Two firms are in the running to draw new district maps for the East Baton Rouge Parish School Board to replace the contractor that abruptly quit earlier this week, citing lack of cooperation from three board members.
Reaction from board members on Thursday ranged from confusion to disdain for Strategic Demographics LLC's surprise withdrawal.
“We’ve worked with them before and worked well, so I’m not sure what happened,” board member Dawn Collins said.
Board member Mike Gaudet said he was blindsided by the firm quitting. He said he’d been trying to help it work through issues raised by board members who had yet to meet with the firm.
“It is some of the most unprofessional dealings I’ve ever seen," Gaudet said. "And personally I don’t wish them well. They failed miserably in my opinion."
The board will pick a replacement for Strategic Demographics when it meets again Nov. 18.
The two remaining contenders are Data Center in Kenner, led by former Jefferson Parish School Board member Cedric Floyd, and Geographic Planning & Demographic Services in Duson, led by former Lafayette Parish School Board member Mike Hefner.
They applied earlier this year along with Strategic Demographics, but lost out despite earning higher scores from an in-house committee that reviewed all three proposals.
A majority of the board preferred Strategic Demographics since that firm had drawn up maps for the school district before, has represented many local governments to develop new maps, and it is based in Baton Rouge.
General counsel Gwynn Shamlin said he plans to ask both firms to be present Nov. 18.
“Both firms have reached out to me and are interested in moving forward,” Shamlin said.
Of the two, Data Center earned the most points from a five-member committee, 469 out of a possible 500, and was originally recommended in August to get the job. Geographic Planning came close behind with 465 points and Strategic Demographics trailed with 444.
"We don’t have to start this process over. We have two very capable companies," board member Dadrius Lanus said.
The deadline for the board to approve new maps, which are necessitated by the 2020 U.S. Census, is June 21. But since the board is required by law to publish proposed maps well in advance of approval, the true deadline is May 24.
In a withdrawal letter sent Monday, William Blair, managing member of Strategic Demographics LLC, cited the failure of three board members to sit down with the firm, meetings he described as “invaluable to a successful redistricting.” He said the made the firm's relationship with the board "untenable."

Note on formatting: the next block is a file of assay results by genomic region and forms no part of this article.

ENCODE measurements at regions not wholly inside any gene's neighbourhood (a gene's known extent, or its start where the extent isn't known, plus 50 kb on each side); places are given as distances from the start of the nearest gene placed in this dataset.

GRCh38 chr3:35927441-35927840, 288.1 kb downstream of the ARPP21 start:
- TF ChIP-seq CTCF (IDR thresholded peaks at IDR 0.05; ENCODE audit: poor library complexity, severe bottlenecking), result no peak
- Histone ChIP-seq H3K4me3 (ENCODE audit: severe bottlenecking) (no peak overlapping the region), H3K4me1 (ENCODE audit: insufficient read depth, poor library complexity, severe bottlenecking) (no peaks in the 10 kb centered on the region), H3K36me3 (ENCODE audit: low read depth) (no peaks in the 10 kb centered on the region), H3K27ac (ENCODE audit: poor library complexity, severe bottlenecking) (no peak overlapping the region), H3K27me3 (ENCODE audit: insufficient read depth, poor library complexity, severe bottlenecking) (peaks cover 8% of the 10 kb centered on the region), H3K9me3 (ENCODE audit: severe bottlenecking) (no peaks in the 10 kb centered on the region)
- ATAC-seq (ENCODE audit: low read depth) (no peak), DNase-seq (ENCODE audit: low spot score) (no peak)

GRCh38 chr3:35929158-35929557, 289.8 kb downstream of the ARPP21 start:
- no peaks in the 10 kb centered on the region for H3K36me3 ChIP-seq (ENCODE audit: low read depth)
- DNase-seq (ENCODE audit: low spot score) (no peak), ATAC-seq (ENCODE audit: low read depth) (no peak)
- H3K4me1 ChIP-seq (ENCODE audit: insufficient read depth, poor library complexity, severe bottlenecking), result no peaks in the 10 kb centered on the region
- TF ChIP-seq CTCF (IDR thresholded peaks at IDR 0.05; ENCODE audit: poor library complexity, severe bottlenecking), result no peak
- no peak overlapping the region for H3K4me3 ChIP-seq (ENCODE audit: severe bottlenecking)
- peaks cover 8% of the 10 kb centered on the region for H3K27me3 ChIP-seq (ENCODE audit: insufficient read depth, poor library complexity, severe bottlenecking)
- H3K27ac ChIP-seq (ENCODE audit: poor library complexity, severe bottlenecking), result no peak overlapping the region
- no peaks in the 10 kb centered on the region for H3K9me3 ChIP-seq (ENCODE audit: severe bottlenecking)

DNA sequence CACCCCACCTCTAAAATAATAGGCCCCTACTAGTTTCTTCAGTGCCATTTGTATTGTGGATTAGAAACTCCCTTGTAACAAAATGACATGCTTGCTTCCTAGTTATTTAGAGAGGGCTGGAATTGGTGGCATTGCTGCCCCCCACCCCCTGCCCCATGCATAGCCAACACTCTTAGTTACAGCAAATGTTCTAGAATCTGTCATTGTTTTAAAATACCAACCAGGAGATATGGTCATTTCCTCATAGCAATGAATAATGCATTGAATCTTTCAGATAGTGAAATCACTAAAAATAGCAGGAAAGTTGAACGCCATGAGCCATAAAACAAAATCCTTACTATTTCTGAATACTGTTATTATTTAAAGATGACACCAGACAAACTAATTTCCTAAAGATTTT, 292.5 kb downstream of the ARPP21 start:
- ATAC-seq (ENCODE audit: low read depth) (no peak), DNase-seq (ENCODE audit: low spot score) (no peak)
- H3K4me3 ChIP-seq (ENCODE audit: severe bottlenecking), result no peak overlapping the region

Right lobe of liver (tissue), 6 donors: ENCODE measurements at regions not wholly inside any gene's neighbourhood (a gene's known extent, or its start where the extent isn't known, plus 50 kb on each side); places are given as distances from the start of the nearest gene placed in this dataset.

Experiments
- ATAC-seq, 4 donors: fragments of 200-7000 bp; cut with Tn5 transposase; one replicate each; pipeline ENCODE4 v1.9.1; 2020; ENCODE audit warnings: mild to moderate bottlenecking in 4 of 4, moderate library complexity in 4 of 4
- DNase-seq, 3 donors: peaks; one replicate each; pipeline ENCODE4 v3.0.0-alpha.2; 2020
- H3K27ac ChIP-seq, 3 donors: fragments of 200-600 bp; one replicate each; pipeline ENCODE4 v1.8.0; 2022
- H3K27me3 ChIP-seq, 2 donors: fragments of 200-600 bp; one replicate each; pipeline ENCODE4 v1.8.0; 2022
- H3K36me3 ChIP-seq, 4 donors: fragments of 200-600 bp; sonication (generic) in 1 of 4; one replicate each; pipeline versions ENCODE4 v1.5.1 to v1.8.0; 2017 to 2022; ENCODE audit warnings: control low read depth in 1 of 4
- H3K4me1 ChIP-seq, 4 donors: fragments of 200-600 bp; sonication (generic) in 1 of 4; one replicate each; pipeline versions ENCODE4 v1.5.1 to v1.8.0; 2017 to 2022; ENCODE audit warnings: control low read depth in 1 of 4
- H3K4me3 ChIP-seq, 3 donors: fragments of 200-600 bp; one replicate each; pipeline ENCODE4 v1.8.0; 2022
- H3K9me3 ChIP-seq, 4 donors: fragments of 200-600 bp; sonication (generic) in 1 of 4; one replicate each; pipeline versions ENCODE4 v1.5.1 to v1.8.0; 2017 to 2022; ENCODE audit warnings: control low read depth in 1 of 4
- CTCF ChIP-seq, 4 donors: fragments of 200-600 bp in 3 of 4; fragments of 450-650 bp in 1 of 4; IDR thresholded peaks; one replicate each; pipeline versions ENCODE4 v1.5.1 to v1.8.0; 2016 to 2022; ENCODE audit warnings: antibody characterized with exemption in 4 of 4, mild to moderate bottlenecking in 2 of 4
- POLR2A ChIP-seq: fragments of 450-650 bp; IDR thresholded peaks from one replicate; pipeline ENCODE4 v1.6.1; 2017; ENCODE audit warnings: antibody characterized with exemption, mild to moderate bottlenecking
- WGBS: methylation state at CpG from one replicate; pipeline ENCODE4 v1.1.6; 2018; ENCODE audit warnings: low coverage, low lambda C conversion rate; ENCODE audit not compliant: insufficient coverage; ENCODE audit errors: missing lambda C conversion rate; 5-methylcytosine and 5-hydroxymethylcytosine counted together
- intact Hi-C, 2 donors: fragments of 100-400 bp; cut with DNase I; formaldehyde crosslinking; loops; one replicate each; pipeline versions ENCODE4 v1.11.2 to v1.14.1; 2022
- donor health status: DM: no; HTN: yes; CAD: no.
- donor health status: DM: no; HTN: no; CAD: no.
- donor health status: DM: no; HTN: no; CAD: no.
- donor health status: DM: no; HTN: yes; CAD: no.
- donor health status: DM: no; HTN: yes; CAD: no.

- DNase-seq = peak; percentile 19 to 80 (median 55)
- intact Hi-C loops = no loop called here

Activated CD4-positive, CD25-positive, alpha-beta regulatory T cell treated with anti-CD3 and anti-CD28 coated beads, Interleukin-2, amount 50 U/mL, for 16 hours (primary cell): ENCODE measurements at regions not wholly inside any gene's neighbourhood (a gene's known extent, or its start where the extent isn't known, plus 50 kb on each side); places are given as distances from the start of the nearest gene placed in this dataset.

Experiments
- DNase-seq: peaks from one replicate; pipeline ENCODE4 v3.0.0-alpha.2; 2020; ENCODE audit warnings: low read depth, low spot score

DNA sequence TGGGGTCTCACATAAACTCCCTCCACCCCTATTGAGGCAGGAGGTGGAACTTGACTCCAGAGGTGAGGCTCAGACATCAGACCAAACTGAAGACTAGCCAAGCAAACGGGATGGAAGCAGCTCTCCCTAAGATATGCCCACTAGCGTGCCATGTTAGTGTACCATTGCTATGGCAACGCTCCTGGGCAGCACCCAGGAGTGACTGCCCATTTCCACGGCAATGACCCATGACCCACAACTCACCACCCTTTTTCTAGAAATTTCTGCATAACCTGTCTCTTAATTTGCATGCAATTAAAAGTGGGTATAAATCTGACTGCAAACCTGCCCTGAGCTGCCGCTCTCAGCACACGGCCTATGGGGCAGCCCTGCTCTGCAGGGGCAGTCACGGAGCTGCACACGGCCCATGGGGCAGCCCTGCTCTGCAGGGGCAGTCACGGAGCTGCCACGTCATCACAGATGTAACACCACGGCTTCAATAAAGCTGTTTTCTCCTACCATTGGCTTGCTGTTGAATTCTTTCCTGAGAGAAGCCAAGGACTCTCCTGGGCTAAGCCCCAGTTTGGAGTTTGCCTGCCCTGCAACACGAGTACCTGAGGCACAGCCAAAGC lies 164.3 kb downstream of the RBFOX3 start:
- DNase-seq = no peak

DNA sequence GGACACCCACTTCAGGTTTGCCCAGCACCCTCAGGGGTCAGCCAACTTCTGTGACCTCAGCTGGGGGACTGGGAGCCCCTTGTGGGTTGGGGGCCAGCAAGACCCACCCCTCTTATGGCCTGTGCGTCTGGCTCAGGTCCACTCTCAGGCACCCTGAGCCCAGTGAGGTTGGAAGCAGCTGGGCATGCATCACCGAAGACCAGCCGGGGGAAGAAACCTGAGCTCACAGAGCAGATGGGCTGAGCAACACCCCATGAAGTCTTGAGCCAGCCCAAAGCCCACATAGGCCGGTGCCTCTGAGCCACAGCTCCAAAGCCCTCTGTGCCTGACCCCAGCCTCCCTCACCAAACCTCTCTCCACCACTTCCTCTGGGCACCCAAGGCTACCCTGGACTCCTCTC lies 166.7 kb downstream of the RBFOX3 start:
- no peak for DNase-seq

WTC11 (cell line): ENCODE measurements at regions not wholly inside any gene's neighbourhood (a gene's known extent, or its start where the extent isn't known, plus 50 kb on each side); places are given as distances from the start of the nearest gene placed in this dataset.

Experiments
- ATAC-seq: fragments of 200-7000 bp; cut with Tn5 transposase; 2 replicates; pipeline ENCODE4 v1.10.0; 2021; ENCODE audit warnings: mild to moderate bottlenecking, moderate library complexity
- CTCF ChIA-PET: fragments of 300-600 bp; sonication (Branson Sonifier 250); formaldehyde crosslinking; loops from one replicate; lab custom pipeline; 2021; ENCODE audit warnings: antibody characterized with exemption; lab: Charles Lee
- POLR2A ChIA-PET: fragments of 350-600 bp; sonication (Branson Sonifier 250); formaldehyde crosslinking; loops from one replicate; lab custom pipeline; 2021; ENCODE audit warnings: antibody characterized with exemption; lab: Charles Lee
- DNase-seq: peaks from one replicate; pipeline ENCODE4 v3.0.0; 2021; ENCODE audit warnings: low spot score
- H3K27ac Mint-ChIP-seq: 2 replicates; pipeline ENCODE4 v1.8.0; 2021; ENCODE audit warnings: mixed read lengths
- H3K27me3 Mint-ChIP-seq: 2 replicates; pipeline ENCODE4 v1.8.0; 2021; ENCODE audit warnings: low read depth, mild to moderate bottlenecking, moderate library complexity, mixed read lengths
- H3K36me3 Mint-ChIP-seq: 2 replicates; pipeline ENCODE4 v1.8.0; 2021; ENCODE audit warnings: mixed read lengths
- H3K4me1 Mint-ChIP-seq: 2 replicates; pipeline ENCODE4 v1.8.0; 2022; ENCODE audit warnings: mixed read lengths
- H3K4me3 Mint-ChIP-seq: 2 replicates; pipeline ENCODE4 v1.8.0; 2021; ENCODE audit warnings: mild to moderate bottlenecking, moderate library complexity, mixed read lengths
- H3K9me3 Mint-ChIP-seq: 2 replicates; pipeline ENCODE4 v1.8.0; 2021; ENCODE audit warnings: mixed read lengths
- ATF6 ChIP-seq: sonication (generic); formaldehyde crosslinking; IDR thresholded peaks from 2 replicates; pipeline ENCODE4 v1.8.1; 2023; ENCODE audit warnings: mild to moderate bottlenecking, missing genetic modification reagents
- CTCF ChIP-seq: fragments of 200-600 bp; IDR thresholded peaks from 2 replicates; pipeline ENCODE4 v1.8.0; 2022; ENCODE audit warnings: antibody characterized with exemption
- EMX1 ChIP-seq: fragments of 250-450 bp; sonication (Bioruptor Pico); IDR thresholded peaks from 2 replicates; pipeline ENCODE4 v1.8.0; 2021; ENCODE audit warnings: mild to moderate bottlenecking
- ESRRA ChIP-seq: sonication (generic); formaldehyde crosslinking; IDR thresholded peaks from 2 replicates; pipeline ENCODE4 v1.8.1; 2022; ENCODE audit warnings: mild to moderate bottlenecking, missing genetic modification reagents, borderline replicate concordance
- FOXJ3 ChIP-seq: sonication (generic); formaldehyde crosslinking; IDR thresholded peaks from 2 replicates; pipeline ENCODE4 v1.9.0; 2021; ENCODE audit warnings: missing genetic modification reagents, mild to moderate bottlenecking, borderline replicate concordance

“Perhaps there are lingering resentments surrounding the selection process through which the current contract was issued, a process over which Strategic Demographics had no control,” Blair wrote. “There has also been the implication that Strategic Demographics has purposefully refused to work with some members and is working in a fashion that is a disservice to the board and the public.”
Blair said neither he nor his firm had ever “been the subject of such implications” and that they “have worked across racial and party lines with jurisdictions across the state” many times before.
Board members Lanus, as well Tramelle Howard and Evelyn Ware-Jackson were the three that had yet to meet with the company.
Lanus said he planned to meet with the firm but it just hadn’t yet been scheduled.
Ware-Jackson said she’d requested information from the firm, starting in late September, but received only a bit what she asked for. She said she'll want same from the replacement firm.
“I knew that I was not prepared to look at maps without that information,” Ware-Jackson said.
Howard said he also was interested in seeing more information.
“You have to be right and have the right information,” he said.
Howard, who is Black, said redistricting has in the past been used as a tool to diminish the representation of minority communities and he wanted to make sure that didn’t happen this time.
He urged board members to go beyond just making small changes to keep their current districts similar to what they have been, saying he could “care less” who sits in his current seat.
“It should be about how we as a collective put the power back in the hands of the people,” Howard said.